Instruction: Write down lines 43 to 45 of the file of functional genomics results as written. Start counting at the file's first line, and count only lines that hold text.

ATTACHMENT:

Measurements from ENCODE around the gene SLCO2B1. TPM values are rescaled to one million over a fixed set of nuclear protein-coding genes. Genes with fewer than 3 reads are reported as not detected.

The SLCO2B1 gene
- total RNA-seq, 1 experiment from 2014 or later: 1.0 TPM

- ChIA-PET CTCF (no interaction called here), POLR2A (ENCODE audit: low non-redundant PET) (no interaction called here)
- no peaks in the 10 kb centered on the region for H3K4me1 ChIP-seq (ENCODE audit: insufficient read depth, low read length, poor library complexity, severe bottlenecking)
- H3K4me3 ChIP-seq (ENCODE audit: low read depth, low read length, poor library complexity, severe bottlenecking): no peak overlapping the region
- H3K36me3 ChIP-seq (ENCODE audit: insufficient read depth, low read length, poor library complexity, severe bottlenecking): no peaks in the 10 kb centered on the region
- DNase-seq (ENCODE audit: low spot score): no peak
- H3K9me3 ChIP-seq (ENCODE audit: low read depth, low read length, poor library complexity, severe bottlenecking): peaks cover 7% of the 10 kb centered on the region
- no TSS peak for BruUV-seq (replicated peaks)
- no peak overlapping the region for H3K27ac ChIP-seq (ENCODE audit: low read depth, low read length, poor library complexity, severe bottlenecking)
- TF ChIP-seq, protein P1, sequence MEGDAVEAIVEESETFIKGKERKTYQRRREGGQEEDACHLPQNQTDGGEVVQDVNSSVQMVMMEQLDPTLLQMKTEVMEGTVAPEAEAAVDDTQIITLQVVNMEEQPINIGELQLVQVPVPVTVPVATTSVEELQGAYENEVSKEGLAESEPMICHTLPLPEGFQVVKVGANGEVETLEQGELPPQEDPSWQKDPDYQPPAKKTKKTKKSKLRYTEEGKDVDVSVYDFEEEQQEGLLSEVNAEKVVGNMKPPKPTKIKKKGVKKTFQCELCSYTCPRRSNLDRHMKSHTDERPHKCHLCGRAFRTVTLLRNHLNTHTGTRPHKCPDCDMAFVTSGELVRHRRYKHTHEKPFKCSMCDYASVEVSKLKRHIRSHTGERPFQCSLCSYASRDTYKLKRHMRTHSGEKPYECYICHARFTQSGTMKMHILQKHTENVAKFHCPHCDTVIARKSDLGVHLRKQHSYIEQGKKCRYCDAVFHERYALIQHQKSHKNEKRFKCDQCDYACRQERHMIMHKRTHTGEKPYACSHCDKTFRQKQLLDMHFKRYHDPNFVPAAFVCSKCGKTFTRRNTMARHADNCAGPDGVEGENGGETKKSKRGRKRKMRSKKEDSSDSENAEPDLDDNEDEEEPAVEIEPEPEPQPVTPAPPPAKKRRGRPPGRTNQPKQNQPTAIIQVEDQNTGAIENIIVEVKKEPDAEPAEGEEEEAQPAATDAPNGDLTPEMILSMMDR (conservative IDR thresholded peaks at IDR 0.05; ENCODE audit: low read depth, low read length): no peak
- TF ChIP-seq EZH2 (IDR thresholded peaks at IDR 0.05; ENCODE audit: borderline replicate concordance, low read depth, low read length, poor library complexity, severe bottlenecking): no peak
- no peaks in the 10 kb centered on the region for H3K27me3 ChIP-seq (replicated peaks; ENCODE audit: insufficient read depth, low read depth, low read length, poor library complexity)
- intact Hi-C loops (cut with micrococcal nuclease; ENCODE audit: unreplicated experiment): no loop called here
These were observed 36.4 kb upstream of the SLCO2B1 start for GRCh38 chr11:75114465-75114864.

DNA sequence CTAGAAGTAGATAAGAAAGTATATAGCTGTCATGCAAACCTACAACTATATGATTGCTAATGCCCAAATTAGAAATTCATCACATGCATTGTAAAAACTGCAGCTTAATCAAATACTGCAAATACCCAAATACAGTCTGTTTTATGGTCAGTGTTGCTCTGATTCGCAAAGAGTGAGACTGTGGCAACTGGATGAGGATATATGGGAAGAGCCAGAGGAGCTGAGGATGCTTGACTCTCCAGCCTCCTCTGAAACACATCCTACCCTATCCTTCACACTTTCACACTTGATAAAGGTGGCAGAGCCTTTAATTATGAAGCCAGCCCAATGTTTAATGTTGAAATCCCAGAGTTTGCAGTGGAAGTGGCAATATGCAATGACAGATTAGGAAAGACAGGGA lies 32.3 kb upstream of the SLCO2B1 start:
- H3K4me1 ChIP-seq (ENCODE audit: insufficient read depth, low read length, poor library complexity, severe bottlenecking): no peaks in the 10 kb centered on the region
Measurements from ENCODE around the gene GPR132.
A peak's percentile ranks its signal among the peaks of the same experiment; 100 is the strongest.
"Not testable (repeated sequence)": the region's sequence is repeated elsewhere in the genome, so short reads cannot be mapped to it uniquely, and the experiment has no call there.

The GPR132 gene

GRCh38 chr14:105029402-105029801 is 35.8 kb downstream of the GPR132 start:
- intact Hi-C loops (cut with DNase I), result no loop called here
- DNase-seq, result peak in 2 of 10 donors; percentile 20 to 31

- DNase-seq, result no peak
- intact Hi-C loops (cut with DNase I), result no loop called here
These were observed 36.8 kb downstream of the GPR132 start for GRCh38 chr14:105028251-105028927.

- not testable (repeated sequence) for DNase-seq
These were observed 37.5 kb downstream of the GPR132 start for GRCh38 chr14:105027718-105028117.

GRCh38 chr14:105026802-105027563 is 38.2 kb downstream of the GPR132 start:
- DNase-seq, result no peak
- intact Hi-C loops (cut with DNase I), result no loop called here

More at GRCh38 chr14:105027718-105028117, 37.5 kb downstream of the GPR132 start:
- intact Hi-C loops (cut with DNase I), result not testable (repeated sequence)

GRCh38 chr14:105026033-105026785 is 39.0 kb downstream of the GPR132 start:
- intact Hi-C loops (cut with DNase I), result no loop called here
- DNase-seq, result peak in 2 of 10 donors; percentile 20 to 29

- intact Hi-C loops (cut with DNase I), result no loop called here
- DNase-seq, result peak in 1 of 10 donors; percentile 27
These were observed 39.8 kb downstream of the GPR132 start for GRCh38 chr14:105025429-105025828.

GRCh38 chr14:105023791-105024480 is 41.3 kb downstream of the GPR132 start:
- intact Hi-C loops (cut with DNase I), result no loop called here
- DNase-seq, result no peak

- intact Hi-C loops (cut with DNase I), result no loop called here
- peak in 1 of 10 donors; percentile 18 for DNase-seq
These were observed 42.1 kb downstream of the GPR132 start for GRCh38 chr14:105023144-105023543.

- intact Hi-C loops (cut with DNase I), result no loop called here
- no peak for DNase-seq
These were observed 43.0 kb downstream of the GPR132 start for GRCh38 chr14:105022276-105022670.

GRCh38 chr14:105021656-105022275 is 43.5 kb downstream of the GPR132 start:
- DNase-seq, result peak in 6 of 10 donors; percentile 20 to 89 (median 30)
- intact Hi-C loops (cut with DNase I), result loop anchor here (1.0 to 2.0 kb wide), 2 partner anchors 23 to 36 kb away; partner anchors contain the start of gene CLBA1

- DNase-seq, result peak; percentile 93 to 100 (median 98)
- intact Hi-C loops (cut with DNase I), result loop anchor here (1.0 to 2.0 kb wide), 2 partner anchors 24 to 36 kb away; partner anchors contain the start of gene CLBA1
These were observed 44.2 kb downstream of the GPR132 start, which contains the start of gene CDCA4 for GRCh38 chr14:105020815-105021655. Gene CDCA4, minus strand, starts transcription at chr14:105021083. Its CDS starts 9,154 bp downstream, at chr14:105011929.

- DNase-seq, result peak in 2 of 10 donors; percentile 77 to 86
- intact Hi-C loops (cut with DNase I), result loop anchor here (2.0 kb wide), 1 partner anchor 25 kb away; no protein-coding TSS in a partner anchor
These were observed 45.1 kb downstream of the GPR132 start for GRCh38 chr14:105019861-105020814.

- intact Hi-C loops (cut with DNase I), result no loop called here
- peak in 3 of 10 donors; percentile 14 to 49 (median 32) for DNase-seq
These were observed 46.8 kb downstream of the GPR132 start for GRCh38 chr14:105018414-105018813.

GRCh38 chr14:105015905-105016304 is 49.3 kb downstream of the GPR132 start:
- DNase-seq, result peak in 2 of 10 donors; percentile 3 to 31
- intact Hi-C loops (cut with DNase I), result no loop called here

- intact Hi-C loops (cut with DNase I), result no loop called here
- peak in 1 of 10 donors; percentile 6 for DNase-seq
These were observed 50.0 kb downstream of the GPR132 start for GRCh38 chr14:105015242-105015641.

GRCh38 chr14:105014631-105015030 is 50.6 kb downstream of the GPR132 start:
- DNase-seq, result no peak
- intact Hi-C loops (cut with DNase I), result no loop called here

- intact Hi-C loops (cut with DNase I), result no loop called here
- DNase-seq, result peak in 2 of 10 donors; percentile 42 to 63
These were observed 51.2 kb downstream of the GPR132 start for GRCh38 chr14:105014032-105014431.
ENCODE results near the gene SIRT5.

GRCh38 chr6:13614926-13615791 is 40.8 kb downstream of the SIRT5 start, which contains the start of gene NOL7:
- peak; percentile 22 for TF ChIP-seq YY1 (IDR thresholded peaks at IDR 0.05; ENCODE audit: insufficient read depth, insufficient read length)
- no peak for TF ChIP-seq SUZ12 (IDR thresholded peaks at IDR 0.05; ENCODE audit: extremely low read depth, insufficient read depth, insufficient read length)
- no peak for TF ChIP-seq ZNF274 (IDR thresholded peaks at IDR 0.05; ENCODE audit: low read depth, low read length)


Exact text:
- intact Hi-C loops (cut with DNase I), result no loop called here
- DNase-seq, result no peak

- intact Hi-C loops (cut with DNase I), result no loop called here